Audiences who laughed themselves stupid at The King of Kong will find much to admire, or not, in Unflinching Triumph, a mockumentary about the spurious sport of Staredown. Everyone knows what Staredown is, right? The last time you did it you were probably a fourth-grade boy: You and your opponent stand toe to toe, staring into each other’s eyes, and the first one who blinks, loses. If you were a girl you probably were in another part of the playground, and Unflinching Triumph won’t mean a thing to you — except maybe as an object lesson.
The 2007 comedy, written by Rob Lambrechts and SF resident Mark Decena, directed by Decena, and shot entirely in Oakland, stars Lambrechts as Philip Rockhammer, a typical game-playing gameboy, just a bit past the age when he should find something better to do with his life, who nevertheless devotes himself to practicing in front of a mirror in preparation for the NASP’s (National Association of Staredown Professionals) tournament circuit. Rockhammer’s nemesis on the circuit is a loudmouth jock type named Tony Patterson (played by Bay Area actor/comic Bob Brindley). When they’re not hustling endorsements from sponsors (Spam and a roach motel product, for instance), the two Staredown pros spend their time practicing such fake-out eyebrow moves as “Sailing to Ecuador on a Boat Made of Shoestrings” or “Wrestling the Woodpecker.” Or in Rockhammer’s case, in a part-time job as a gorilla-suited crowd puller for a local carwash.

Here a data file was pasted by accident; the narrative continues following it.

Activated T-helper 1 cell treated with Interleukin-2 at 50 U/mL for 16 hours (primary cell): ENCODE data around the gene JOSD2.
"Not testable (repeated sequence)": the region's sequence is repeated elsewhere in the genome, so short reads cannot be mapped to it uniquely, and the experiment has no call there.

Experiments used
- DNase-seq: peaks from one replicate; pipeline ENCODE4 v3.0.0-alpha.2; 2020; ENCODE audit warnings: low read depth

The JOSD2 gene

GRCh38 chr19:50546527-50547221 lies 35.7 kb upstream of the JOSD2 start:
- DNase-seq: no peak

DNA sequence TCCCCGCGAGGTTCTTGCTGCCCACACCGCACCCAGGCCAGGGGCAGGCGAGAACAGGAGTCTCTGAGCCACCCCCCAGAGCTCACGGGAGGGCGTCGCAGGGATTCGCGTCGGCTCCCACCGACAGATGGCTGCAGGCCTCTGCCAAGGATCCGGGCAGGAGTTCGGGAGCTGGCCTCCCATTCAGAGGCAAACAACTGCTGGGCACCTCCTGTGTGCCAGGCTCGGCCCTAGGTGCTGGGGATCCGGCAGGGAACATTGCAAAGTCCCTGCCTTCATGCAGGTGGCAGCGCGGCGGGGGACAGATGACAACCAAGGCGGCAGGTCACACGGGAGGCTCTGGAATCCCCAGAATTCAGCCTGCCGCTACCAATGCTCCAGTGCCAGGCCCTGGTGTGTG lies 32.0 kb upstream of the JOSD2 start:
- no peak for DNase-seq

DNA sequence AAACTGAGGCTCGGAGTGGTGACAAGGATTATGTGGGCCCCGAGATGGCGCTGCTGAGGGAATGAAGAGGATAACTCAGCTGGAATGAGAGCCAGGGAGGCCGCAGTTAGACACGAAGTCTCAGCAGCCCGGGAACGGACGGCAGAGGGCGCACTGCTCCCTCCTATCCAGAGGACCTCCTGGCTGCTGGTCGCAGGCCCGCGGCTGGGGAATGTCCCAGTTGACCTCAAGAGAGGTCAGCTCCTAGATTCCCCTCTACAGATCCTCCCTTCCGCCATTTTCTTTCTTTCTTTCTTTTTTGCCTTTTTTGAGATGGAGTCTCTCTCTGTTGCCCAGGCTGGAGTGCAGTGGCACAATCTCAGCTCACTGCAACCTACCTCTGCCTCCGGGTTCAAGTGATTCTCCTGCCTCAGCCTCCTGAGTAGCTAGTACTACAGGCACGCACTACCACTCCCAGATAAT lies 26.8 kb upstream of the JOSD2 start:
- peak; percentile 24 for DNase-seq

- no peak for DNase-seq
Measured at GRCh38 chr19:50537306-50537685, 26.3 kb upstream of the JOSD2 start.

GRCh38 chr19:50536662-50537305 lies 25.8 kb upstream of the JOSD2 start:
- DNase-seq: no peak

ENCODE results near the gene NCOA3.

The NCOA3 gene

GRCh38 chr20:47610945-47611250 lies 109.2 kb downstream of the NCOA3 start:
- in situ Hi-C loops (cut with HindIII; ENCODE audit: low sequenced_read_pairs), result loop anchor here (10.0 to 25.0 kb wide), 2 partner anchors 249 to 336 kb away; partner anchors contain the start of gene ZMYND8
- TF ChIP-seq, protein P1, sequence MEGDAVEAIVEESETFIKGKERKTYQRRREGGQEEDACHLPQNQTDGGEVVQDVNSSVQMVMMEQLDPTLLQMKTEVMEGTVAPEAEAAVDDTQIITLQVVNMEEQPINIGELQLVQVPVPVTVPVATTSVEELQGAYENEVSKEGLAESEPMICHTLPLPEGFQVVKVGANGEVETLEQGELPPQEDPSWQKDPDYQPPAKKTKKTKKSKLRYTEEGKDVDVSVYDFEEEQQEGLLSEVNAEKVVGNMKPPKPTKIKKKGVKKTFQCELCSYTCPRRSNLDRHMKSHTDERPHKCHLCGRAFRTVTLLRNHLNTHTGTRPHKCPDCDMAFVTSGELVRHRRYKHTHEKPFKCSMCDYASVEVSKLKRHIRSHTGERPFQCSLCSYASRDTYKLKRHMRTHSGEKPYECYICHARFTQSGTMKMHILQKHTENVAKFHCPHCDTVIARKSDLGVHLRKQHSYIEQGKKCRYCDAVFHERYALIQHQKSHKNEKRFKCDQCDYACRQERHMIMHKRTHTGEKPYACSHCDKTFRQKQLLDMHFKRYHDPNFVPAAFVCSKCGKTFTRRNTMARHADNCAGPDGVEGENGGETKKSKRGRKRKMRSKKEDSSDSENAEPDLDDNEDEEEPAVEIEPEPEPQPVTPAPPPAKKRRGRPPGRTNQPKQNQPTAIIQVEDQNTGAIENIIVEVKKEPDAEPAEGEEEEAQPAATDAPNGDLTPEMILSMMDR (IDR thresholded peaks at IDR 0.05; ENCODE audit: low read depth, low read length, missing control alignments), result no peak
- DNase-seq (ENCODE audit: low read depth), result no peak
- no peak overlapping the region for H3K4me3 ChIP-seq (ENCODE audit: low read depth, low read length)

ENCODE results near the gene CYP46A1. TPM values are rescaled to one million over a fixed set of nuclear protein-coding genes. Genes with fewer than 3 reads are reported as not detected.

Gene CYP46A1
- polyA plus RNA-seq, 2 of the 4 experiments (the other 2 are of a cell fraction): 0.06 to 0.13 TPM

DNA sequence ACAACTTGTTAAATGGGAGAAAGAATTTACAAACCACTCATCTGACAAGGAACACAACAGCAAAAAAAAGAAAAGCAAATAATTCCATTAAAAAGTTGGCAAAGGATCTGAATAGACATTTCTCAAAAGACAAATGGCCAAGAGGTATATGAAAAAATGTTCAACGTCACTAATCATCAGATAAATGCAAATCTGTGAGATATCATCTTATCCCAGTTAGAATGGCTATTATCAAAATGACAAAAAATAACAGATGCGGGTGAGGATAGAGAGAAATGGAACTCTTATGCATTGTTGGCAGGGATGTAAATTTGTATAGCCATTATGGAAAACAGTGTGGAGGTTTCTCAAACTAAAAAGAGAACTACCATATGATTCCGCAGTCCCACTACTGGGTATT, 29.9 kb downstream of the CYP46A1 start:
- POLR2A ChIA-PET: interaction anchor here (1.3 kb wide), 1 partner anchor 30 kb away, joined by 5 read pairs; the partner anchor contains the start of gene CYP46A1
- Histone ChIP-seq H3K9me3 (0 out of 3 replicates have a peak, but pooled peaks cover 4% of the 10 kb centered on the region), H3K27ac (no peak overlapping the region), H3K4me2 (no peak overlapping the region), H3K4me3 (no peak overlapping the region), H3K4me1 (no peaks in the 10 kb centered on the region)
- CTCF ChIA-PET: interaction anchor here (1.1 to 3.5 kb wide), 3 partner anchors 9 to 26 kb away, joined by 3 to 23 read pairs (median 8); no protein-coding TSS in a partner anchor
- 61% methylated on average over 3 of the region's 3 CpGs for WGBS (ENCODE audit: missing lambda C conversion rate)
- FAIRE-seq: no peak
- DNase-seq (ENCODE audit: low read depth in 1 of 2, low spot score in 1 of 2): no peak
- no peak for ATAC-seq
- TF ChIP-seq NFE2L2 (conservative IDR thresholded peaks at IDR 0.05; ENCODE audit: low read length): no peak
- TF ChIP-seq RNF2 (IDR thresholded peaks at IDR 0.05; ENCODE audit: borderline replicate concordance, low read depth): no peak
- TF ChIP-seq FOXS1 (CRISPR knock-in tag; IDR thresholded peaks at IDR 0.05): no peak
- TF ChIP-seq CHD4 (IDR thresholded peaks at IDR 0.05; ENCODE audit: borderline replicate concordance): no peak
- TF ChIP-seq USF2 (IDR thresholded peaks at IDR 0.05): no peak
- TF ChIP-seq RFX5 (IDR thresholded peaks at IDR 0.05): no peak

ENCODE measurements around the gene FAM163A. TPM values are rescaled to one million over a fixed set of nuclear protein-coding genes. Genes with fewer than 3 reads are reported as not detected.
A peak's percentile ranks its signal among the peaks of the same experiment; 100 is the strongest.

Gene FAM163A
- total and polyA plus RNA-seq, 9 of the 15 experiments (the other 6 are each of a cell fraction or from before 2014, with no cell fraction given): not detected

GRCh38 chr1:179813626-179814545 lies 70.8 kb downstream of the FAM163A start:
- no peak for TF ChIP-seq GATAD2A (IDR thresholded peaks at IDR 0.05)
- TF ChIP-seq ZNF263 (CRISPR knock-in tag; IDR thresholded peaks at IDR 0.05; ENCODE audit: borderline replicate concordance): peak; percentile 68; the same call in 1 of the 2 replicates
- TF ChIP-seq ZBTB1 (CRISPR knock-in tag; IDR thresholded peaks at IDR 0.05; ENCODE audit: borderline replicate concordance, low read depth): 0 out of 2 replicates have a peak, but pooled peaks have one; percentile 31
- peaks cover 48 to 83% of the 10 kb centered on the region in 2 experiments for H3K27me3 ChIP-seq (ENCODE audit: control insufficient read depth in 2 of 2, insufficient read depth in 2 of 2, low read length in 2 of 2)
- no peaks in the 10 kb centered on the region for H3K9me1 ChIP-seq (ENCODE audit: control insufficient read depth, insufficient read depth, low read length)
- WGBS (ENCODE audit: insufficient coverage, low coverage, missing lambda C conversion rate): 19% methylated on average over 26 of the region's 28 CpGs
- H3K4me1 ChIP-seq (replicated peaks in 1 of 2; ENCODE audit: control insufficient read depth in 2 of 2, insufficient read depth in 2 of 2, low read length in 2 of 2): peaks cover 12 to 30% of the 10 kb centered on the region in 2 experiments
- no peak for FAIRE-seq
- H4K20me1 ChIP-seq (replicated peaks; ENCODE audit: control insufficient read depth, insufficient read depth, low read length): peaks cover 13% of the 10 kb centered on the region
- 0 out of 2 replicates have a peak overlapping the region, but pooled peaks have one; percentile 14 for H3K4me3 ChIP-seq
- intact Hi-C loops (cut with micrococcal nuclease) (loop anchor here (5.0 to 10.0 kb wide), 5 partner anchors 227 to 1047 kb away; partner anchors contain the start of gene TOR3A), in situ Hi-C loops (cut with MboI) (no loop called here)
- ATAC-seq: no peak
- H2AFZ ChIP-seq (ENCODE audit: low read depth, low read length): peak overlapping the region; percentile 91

The filmmakers developed a realistic-looking back story for the Staredown contestants, including the official NASP web site (ProStaredown.com), a MySpace profile, YouTube videos, etc. Naturally, they heard from guys who wanted to play pro Staredown too. They even sold NASP merchandise on eBay. Unflinching Triumph shows one night only, Tuesday, April 8, 9:15 p.m., at Oakland’s Parkway Theater. UnflinchingTriumph.com
It’s in the Bag, Dad: Humanist Hall’s Spring film series, Reigning Lies, screens No End in Sight, one of the very best films about the war in Iraq, on April 30. As a run-up to that, the Wednesday night series is also playing The Carlyle Connection (April 2), Behind Every Terrorist There Is a Bush (April 9), Bush’s Brain (April 16), and With God on Our Side (April 23). All shows start at 7: 30 p.m. For more info, visit: HumanistHall.org